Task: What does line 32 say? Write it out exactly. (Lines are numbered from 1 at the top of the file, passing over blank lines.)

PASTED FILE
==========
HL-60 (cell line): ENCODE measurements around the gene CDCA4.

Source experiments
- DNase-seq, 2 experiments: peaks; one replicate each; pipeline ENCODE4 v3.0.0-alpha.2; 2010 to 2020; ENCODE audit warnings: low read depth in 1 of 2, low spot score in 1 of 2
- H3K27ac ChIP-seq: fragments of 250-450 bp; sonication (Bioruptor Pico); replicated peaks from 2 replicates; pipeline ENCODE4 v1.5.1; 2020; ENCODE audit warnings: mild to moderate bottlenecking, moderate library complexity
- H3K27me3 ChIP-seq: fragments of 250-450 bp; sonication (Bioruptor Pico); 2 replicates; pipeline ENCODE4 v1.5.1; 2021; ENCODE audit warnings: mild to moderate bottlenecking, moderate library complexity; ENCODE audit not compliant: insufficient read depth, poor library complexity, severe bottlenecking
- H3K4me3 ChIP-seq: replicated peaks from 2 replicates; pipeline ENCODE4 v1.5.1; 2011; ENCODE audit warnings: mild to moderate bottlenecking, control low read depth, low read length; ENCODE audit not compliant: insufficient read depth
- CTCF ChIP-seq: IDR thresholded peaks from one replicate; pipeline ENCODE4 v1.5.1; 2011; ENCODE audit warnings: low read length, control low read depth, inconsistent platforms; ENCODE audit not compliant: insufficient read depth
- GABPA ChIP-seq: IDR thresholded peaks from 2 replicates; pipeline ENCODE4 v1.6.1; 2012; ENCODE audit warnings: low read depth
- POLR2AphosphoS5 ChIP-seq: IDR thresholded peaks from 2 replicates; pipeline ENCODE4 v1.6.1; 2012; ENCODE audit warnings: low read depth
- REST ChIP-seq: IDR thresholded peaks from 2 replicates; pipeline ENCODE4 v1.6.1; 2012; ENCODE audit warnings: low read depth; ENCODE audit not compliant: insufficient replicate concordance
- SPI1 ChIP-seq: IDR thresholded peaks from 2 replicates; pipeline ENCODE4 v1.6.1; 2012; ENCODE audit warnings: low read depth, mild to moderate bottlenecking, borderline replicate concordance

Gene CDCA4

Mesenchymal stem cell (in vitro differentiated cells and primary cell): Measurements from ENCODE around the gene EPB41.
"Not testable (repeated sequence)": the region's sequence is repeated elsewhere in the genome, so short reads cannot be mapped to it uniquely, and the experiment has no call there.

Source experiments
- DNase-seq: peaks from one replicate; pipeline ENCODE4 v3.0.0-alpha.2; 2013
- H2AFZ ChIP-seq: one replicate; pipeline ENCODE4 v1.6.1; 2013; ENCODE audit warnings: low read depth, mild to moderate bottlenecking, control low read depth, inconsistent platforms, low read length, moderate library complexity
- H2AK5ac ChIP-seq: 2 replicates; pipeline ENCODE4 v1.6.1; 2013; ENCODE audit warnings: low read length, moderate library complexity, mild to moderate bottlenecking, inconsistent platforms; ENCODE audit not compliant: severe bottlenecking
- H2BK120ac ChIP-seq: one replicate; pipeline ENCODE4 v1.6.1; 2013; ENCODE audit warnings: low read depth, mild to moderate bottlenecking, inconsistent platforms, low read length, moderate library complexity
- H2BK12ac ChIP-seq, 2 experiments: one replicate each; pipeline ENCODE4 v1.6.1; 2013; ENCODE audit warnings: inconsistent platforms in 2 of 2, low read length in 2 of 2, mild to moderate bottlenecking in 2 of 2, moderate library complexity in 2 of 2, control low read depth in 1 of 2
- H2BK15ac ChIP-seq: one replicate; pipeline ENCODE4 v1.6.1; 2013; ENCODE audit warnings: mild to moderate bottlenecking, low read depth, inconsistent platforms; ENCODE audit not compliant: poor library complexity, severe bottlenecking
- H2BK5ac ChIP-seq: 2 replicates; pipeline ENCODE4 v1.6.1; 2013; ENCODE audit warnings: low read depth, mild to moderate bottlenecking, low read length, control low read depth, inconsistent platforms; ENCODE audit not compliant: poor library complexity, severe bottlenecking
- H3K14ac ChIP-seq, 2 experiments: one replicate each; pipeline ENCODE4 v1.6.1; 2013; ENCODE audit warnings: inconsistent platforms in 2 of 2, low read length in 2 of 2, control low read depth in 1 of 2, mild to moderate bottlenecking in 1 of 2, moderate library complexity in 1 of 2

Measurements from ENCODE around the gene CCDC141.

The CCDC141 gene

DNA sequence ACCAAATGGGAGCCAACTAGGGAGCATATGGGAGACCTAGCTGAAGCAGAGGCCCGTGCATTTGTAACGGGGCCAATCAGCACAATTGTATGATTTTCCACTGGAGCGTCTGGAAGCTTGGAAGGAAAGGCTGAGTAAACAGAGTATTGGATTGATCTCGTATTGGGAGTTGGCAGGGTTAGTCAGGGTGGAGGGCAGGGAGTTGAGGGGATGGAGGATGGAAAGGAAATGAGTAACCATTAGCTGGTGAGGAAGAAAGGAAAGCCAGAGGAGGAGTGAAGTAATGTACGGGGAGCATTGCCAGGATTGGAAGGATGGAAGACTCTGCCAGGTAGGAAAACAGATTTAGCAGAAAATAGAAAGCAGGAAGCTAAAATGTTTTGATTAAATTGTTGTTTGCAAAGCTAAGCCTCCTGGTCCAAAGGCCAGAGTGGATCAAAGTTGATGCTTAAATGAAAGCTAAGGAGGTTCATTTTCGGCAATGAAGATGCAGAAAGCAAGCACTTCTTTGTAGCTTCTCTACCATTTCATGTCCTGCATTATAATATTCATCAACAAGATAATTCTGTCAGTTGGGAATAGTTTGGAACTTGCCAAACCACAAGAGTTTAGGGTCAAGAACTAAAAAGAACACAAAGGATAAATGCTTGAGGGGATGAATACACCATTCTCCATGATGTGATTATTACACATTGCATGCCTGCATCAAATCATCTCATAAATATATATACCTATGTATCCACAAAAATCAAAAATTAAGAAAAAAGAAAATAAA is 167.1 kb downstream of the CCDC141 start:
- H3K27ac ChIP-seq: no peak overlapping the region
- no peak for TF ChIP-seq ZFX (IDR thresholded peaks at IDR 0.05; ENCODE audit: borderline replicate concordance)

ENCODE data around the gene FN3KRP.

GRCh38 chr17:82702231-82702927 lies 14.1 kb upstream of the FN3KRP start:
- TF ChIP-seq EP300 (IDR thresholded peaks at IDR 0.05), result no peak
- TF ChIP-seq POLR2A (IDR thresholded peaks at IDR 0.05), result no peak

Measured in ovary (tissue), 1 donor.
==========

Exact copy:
- TF ChIP-seq POLR2A (IDR thresholded peaks at IDR 0.05), result no peak